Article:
I think that we

Shall never more, at any future time

Delight our souls with talk of knightly deeds

Walking about the gardens and the halls

Of Camelot, as in the days that were.

— King Arthur's dying words from "Idylls of the King" by Alfred Lord Tennyson.

I remember where I was when it happened. I was walking to class at Lafayette College in Easton, Pa., when someone said JFK got shot. Just like that. I remember the early afternoon being bright and sunny, a Pennsylvania fall day, and I remember the clouds invading the sky. In a way, the clouds never left.

Kennedy represented the light. He was so young and he had new ideas and he was vital and handsome. You never forget how handsome he was. He glowed. With him we had endless possibilities. The world had endless possibilities. Everything was possible in his light.

There was a certain amount of myth with Kennedy. We know that now. He was learning on the job and he made a mess of the Bay of Pigs. There was that. But he found his gravitas in the Cuban Missile Crisis and, when Gov. George Wallace prevented black students from attending the University of Alabama, Kennedy pushed him aside. There was that, too.

We saw ourselves in him, in his myth and his reality. In his glamour. He was so different from Dwight Eisenhower, a great leader of his time. It's just that Eisenhower was old. He represented the past. He was our grandfather. He'd made us feel safe, but he read to us in a monotone from a script. He was tame and uninteresting.

Kennedy was new. He was the new America. When he went to Europe, they treated him like royalty. No, more like a movie star. And we were proud. We were over the moon. The sheer promise of it all.

After he died, we lost our innocence. That's been said. But what does it really mean?

Substitute the word "trust" for "innocence" and you get the idea. Before Lee Harvey Oswald, we trusted our world — our government, our leaders, the media, too. Maybe we shouldn't have. But after that horrible day, after what happened in that little plaza in Dallas, that plaza too small a stage to hold a tragedy like that, trust left the world.

After the light went out, the doubt crept in. Vietnam blew up. Robert Kennedy got murdered and Martin Luther King, Jr. Richard Nixon inflicted Watergate on us. And we've never been the same.

If you lived through the 1960s and the early 1970s, if you were anywhere near Cal or Stanford or any college campus, you knew belief and hope had vanished. You were considered out of it if you trusted the government. Hopelessly na?e. A traitor to your generation.

For the first time, we/you/everyone felt there was more to a story, any story, than what they told us. "They" was the government. "They" was the big corporations. "They" was anyone with power. Even today the feeling persists: "They" are withholding the real story of JFK's assassination.

The 1960s turned America on its head. The young didn't trust the old anymore, hated the government and the Army, too, its leaders for sure. But even the soldiers took flak.

You had the feeling — at least you wanted to believe — none of that would have happened if Kennedy had lived. The light would have endured. Kennedy's smile, his wit, his verbal timing, they would have lit up the world. And things would always be clear — as transparent as a piece of glass. He was the first president to hold live press conferences and he televised them.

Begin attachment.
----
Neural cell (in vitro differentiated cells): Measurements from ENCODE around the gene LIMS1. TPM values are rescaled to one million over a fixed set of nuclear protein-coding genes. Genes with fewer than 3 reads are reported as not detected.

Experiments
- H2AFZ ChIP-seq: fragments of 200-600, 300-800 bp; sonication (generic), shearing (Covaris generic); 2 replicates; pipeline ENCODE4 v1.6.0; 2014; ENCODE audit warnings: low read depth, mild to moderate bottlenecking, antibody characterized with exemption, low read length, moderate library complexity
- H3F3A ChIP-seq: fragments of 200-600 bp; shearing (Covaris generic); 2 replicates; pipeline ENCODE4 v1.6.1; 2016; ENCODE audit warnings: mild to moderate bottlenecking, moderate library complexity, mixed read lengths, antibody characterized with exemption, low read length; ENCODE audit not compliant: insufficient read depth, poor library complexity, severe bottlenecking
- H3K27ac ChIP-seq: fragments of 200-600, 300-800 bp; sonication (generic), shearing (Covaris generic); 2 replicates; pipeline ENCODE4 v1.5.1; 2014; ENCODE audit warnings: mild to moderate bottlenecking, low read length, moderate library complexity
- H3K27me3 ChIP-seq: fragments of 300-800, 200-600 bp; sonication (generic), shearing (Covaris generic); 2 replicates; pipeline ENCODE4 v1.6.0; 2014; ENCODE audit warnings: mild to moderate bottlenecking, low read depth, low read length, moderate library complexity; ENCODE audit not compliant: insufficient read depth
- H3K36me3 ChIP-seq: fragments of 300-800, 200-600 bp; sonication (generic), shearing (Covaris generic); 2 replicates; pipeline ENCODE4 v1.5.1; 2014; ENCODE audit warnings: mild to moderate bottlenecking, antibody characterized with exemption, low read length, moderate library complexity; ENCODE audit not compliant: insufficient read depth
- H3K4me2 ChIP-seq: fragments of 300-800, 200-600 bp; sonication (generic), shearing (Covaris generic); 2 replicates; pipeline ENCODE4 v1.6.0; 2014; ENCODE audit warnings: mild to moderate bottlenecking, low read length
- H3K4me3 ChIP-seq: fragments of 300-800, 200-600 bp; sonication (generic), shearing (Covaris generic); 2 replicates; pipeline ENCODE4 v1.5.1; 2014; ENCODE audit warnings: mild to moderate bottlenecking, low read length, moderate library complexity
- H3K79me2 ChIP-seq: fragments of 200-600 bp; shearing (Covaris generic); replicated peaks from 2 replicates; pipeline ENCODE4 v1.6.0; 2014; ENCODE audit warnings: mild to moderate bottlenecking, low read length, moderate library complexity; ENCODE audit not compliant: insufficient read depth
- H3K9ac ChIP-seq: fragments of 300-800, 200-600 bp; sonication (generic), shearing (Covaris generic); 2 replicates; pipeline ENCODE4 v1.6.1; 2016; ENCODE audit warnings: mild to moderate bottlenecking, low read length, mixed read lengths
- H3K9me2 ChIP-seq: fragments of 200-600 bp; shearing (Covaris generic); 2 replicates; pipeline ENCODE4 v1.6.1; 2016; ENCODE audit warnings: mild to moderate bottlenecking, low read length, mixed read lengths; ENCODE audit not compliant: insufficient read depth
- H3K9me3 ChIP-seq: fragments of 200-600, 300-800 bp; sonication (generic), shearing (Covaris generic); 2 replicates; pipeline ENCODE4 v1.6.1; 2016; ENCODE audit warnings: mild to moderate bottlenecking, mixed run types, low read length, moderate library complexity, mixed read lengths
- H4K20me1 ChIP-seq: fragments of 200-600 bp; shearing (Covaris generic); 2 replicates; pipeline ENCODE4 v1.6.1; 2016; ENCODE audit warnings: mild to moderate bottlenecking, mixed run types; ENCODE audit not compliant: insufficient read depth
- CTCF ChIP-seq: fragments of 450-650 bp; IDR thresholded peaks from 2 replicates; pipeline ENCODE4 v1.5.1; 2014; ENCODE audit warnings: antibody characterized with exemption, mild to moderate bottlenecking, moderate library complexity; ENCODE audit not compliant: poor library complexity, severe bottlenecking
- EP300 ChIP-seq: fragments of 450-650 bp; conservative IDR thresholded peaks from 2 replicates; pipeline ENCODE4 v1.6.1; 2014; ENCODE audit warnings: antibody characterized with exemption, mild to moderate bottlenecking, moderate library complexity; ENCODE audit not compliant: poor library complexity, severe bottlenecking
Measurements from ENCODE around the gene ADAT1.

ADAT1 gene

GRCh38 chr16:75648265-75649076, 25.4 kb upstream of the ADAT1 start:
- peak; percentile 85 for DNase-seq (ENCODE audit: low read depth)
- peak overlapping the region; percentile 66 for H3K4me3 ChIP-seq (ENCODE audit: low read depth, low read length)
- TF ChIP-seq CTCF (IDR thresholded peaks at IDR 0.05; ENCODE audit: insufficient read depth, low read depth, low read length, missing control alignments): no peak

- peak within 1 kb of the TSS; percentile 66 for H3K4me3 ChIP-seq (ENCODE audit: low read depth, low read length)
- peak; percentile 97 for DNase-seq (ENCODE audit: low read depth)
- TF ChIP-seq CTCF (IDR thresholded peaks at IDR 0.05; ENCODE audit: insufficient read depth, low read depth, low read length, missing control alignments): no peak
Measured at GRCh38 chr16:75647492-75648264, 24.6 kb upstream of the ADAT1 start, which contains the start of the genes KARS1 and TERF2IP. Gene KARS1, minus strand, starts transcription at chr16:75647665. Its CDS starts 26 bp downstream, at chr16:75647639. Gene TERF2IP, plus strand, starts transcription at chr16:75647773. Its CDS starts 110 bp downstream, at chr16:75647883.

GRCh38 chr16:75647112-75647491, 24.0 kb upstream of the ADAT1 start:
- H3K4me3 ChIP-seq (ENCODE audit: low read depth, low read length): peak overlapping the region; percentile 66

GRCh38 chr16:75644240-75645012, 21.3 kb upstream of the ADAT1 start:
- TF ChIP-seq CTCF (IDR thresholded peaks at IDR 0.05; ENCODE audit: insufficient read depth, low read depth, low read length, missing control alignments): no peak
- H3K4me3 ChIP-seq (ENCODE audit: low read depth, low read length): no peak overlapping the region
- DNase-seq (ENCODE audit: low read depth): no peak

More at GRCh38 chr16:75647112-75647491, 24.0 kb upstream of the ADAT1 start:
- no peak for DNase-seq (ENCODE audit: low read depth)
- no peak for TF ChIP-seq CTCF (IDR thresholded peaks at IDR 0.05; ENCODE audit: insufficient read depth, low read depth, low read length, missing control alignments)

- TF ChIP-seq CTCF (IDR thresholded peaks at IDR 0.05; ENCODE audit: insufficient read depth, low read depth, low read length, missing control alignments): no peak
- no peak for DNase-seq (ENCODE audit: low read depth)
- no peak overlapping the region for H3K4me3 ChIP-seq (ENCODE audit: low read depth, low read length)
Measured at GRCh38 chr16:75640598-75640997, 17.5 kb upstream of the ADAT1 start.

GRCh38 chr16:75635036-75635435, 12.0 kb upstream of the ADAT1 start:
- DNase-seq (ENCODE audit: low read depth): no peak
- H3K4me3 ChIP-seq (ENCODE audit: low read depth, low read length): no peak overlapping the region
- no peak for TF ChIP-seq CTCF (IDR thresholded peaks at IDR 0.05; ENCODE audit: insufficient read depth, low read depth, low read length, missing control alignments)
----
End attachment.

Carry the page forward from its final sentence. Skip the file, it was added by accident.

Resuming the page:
A few years after Kennedy died, a friend of his came to Stanford to speak. Dinkelspiel Auditorium was SRO. People wanted to know about the "real" Kennedy. And the friend told this story.

He and Kennedy were sitting next to each other on a plane, and Kennedy had read an interesting article and he gave it to this friend to read, wanted his opinion. The friend was reading at his normal pace — the friend thought it was rapid enough. Kennedy finally elbowed him in the ribs. "Are you reading the article," he wanted to know, "or are you memorizing it?"

Laughter throughout the auditorium, cleansing, heart-sad laughter.

Think how things have changed in our daily lives since Kennedy died. Think about movies, something as everyday as the flicks. Before Kennedy died, Doris Day's biggest problem was to preserve her virtue from Rock Hudson, to hold out until he married her.

After Kennedy died, movies got darker. Cause and effect wasn't clear anymore. The government was watching. And listening, too. The system was suspect, rigged against all of us. We got "The Conversation," "Easy Rider," "Blowup," "The Parallax View."

And in 1970 we got "Five Easy Pieces." Jack Nicholson. The ultimate angry young man. He expressed the anger of the post-Kennedy generation and more: He was angry about everything.

He sat in that diner and wanted a side of wheat toast. But wheat toast didn't come with the "Number Two" omelet. A roll did. He didn't want a roll. He went wild. He threw the water glasses off the Formica table onto the floor.

It was a new kind of rage. He was raging against authority in the person of the bossy waitress and he was raging against mindless rules. He felt his freedom vanishing and he was raging against that.

That rage persists. The world has never been the same. Camelot is gone.